Preventing Slips & Trips
This is the second post in a series of 25. Each post will be dealing with a shipboard work related issue and how to cope with it. The first post was about safe manual handling.
The term “slip & trips” relates to the danger of loosing balance and can result in falls, possibly disability or death.
What is the problem?
Slips and trips are one of the most common cause of injuries at work, and account for over a third of all major work injuries.
The design of a vessel includes a number of trip hazards, but also slip hazards depending on surface treatment or cleanliness. The goal of every seafarer is to always be able to return home in the same shape as when they joined the vessel.
Every injury is a negative happening that in one way or another affects the company and/or the employee. Below are some examples of effects from slips & trips.
Effects on the employer:
- Loss of productivity and business
- Increased industrial insurance premiums
- Costs associated with training replacement worker
Effects on the employee:
- Lost wages and out-of pocket expenses
- Temporary or permanent disability
- Reduced quality of life
How can slips & trips be prevented?
All employees must at all time be aware of potential hazards and dangers, and the same must be communicated with workmates. In short terms, the following applies:
- Look out for yourself
- Be part of the company safety observation program, note and report all unsafe conditions and unsafe behaviors
- If you see something, DO SOMETHING ABOUT IT!
Get rid of the little things and remember that all slips and trips are possible to prevent.
Specific hazards and suggested actions
|Spillage of wet or dry substance||Clean spills immediately. Ensure that a suitable cleaning agent is used – refer to relevant chemical datasheets.|
|Slippery surfaces||If the floor is slippery (or, after cleaning, is likely to be wet for some time), provide signs warning people of the hazard or redirect passage via alternative routes.|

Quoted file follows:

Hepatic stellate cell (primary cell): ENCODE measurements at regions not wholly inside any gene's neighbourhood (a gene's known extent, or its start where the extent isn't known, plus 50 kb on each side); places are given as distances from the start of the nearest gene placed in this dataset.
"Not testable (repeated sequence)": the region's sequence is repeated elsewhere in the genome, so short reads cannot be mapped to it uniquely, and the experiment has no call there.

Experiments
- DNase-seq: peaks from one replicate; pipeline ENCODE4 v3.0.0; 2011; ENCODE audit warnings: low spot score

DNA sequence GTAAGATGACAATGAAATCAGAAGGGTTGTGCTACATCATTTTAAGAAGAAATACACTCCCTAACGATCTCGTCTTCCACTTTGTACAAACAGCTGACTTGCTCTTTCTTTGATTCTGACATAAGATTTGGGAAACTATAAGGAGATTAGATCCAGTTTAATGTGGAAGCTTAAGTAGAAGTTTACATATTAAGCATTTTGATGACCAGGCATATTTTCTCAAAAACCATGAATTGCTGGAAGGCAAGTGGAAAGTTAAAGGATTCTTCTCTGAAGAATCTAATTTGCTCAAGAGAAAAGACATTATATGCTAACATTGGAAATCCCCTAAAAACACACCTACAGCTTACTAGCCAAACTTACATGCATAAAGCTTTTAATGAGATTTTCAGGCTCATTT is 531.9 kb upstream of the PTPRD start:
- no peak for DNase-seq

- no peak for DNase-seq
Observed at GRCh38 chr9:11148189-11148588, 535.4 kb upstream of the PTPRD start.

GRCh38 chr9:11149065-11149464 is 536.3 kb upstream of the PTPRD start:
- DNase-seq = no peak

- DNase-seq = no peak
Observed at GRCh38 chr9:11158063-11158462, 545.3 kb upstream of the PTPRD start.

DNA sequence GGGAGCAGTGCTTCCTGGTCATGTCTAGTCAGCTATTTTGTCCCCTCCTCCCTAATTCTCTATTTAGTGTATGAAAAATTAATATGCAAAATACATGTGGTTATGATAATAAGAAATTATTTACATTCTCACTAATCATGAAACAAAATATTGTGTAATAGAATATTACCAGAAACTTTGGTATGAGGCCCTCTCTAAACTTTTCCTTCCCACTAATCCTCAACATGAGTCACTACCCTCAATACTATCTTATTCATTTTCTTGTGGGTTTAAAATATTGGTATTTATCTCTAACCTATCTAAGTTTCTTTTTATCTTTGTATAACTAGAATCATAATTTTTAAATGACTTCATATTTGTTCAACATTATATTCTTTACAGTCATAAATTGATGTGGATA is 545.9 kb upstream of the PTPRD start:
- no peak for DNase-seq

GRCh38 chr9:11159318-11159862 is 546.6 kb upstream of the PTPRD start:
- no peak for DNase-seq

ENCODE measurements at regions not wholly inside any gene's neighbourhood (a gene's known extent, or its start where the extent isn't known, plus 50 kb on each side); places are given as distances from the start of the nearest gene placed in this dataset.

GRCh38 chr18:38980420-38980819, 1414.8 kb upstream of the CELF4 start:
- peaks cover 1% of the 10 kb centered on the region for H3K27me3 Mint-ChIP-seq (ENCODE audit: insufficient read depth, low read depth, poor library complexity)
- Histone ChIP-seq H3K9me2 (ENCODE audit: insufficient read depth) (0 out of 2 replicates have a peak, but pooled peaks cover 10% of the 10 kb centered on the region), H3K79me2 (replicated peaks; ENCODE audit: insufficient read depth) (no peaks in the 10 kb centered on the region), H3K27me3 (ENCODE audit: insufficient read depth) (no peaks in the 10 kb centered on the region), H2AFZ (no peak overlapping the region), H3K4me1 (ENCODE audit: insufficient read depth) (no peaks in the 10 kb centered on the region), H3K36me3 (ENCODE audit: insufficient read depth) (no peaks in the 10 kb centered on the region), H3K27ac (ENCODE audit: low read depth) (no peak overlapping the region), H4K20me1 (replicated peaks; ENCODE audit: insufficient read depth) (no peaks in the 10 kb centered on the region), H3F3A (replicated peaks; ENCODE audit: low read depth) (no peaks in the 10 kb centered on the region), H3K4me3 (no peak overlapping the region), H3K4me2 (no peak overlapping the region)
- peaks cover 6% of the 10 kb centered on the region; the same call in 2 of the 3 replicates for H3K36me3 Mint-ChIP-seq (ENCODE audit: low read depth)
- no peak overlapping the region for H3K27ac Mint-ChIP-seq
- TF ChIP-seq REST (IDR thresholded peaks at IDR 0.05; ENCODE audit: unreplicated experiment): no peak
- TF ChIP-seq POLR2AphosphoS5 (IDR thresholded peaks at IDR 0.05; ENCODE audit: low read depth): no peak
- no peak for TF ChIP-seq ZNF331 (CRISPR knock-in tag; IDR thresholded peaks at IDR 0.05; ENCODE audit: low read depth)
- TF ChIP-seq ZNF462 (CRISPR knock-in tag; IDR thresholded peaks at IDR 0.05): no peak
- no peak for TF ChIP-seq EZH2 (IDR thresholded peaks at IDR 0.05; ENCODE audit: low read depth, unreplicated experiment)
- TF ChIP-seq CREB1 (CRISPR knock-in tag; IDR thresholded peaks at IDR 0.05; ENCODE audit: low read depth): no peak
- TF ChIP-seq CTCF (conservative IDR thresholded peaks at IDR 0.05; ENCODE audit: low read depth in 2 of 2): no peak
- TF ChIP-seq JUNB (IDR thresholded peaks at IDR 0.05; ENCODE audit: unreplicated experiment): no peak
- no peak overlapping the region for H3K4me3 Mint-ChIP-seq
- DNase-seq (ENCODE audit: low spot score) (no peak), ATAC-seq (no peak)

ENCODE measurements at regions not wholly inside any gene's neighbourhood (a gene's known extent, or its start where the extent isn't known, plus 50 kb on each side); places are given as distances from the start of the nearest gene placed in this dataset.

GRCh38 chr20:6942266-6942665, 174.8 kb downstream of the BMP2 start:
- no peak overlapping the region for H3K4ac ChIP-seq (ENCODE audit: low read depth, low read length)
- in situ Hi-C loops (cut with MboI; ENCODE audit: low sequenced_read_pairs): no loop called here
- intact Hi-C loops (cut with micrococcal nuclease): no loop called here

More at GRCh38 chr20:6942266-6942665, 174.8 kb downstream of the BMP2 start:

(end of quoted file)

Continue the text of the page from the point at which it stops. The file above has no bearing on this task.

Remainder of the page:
|Change from wet to dry floor surfaces||Warn of hazard by using signs. Place doormats next to wet area on dry side to reduce incidence of leaving wet footmarks.|
|Rugs and mats||Ensure that mats are securely fixed and do not have curling edges. Replace mats if significantly contaminated by oil or grease.|
|Steps or changes of level||Ensure good levels of lighting to ensure steps or changes in level are not in shadow. Fit highly visible edge markings.|
|Trailing cables||Position cables such that they avoid crossing walkways if possible. Where they do, use, for example, trip prevention ramps around the cables. Use signs to warn people of loose cables. Restrict access to minimise traffic over them.|
|Stairways||Ensure good levels of step visibility. Use tread markings at start point as a minimum. Remind people to use the handrails at all times when ascending or descending stairs. Consistent good practice in tread/riser ratio in stairway design is beneficial.|
|Lighting levels||Ensure that lighting levels are adequate in walkways and working areas, so that potential trip hazards are not in shadow.|
|Protrusions||Remove or clearly identify protrusions on deck or in walkways by highlighting them in bright yellow paint.|
|Miscellaneous rubbish||Remove rubbish. Put it in designated waste containers and prevent any build-up within normal working areas.|